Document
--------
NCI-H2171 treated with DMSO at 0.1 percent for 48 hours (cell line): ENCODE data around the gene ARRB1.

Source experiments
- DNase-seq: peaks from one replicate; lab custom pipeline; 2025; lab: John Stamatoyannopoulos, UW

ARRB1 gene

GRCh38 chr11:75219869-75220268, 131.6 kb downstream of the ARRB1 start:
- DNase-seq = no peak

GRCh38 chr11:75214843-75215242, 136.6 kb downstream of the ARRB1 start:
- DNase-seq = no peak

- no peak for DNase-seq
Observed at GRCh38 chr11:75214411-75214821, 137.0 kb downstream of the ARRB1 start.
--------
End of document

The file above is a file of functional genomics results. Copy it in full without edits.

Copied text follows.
NCI-H2171 treated with DMSO at 0.1 percent for 48 hours (cell line): ENCODE data around the gene ARRB1.

Source experiments
- DNase-seq: peaks from one replicate; lab custom pipeline; 2025; lab: John Stamatoyannopoulos, UW

ARRB1 gene

GRCh38 chr11:75219869-75220268, 131.6 kb downstream of the ARRB1 start:
- DNase-seq = no peak

GRCh38 chr11:75214843-75215242, 136.6 kb downstream of the ARRB1 start:
- DNase-seq = no peak

- no peak for DNase-seq
Observed at GRCh38 chr11:75214411-75214821, 137.0 kb downstream of the ARRB1 start.